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A study conducted by researchers at the University of Texas M. D. Anderson Cancer Center evaluated the effect of the four different tocopherol versions of Vitamin E; alpha, beta, gamma and delta tocopherols, on lung cancer risk. Classically only the alpha-tocopherol fraction of Vitamin E was studied. However, over the last few years the lesser known fractions have increasingly been the subject of scientific research.
The current study compared 1,088 lung cancer patients with 1,414 age and smoking status-matched healthy controls. Dietary questionnaire responses concerning the year prior to cancer diagnosis or study enrollment were used to calculate individual tocopherol intake.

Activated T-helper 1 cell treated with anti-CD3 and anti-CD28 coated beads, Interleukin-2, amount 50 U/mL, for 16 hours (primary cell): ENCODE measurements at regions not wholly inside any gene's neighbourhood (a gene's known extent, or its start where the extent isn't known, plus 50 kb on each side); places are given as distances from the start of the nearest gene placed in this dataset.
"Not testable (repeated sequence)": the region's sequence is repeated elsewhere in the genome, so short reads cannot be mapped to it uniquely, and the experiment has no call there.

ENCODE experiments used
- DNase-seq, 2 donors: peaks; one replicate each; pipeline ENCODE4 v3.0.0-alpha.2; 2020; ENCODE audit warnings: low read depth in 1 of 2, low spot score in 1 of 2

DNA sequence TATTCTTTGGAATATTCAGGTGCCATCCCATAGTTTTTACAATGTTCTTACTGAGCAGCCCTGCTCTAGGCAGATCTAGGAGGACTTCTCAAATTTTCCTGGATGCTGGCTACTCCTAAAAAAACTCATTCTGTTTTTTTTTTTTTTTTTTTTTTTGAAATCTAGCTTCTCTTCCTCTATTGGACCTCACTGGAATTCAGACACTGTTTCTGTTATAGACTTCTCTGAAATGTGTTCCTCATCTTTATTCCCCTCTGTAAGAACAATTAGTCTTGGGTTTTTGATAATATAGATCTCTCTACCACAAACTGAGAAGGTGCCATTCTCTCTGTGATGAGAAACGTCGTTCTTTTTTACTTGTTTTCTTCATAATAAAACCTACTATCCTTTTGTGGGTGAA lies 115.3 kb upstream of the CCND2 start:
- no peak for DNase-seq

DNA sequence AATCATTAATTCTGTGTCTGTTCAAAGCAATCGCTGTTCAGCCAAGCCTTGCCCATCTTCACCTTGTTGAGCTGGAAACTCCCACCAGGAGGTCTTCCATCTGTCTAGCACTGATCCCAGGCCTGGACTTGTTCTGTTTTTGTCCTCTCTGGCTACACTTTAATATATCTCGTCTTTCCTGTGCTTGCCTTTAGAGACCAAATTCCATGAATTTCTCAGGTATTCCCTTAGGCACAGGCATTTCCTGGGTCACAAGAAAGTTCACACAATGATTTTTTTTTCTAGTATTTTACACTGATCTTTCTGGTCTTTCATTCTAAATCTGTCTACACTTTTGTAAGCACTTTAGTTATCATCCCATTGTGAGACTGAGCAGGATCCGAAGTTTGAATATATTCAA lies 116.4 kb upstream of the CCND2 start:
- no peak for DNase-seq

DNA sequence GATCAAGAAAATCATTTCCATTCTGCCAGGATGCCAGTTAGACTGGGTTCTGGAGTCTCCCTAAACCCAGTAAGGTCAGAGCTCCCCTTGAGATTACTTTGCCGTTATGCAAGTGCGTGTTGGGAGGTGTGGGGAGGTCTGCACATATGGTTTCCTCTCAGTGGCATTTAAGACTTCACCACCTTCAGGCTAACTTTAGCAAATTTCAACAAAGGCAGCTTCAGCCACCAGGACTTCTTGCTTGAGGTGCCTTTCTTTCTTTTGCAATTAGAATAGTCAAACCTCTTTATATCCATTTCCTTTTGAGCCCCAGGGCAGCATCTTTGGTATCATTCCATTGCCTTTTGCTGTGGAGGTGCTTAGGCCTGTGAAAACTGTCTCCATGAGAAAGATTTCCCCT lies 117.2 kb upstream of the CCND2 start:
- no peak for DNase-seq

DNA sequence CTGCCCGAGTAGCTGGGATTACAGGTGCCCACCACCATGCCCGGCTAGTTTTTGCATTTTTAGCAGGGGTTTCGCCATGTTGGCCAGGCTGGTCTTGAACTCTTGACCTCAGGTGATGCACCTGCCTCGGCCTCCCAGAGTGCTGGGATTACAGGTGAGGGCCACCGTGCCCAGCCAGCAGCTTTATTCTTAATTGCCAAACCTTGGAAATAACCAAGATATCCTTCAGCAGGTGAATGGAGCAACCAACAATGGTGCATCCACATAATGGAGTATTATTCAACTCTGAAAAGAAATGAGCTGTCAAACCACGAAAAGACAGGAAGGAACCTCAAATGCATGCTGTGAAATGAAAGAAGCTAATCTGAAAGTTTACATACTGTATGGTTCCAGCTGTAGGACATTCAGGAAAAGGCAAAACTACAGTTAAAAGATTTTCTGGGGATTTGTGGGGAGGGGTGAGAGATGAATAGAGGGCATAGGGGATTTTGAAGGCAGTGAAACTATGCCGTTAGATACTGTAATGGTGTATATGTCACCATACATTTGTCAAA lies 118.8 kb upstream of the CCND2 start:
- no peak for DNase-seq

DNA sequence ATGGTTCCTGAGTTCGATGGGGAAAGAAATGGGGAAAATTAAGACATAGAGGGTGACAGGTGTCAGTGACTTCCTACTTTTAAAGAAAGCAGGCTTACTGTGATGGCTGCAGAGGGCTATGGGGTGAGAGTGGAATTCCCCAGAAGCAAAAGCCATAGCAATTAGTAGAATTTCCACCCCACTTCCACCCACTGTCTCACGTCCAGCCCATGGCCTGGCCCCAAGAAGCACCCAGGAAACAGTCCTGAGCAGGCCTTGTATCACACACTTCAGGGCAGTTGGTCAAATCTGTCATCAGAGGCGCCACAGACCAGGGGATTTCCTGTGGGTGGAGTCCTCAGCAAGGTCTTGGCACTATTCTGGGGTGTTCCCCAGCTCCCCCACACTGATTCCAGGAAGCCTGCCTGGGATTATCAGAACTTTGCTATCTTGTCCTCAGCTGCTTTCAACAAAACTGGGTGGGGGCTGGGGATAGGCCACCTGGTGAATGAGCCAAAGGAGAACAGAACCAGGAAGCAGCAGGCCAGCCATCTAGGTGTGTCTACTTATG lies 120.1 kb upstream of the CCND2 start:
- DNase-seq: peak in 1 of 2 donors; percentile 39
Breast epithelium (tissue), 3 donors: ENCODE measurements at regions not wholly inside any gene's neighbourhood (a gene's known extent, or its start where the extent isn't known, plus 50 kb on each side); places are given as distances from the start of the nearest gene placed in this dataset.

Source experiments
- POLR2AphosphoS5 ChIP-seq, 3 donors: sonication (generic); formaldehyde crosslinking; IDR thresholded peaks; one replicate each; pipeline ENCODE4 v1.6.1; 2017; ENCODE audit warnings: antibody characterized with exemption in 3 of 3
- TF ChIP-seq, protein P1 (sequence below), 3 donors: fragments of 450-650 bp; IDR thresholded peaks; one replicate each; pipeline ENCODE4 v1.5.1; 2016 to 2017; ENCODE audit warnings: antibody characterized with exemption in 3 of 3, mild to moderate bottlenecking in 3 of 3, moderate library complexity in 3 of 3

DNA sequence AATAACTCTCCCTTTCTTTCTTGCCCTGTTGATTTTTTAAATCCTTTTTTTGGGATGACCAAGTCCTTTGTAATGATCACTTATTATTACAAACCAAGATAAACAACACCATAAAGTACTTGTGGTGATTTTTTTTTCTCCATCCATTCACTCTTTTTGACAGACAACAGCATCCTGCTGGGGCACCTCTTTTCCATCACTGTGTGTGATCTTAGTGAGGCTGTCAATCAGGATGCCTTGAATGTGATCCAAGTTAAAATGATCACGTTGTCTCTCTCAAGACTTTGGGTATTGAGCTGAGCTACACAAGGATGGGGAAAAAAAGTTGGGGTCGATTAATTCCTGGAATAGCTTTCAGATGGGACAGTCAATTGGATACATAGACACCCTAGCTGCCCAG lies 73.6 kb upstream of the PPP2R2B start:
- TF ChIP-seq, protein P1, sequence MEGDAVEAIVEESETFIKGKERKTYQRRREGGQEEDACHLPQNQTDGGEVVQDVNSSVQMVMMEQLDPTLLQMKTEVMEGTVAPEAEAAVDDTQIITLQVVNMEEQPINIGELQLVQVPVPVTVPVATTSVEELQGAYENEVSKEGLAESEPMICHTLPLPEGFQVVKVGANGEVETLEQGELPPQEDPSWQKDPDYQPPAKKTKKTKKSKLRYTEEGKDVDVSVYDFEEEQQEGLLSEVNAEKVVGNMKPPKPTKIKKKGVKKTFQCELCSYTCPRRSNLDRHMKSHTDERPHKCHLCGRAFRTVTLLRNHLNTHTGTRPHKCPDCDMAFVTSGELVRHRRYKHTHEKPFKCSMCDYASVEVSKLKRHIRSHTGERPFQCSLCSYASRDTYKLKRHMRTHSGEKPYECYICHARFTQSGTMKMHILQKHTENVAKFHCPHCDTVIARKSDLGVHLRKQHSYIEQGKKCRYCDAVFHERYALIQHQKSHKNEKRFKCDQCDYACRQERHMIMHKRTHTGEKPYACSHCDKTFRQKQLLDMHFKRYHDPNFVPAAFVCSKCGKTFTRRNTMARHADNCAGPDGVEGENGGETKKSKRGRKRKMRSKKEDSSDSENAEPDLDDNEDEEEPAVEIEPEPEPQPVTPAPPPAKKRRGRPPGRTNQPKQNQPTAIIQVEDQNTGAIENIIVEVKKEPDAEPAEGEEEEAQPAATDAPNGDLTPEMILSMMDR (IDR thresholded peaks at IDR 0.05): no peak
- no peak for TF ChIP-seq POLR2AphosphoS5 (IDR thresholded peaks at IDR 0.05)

Lung cancer patients had a lower body mass index and were more likely to have a history of emphysema, the cancer-free group was likelier to be better educated and use multivitamin/mineral supplements. Increased intake of alpha, beta and gamma-tocopherols was found to be associated with a reduced risk of lung cancer. When those whose alpha-tocopherol intake levels were among the highest 25 percent of all subjects' intakes were compared with those whose intake was in the lowest 25 percent, a 61 percent reduction in lung cancer risk was observed. For both beta-tocopherol and gamma-tocopherol, subjects whose intake was highest experienced a 44 percent lower risk compared to the lowest intake groups, however, this association that was reduced in a secondary model adjusted for intake of the other tocopherols and vitamin C. The study is published in the September 1, 2008 issue of the International Journal of Cancer.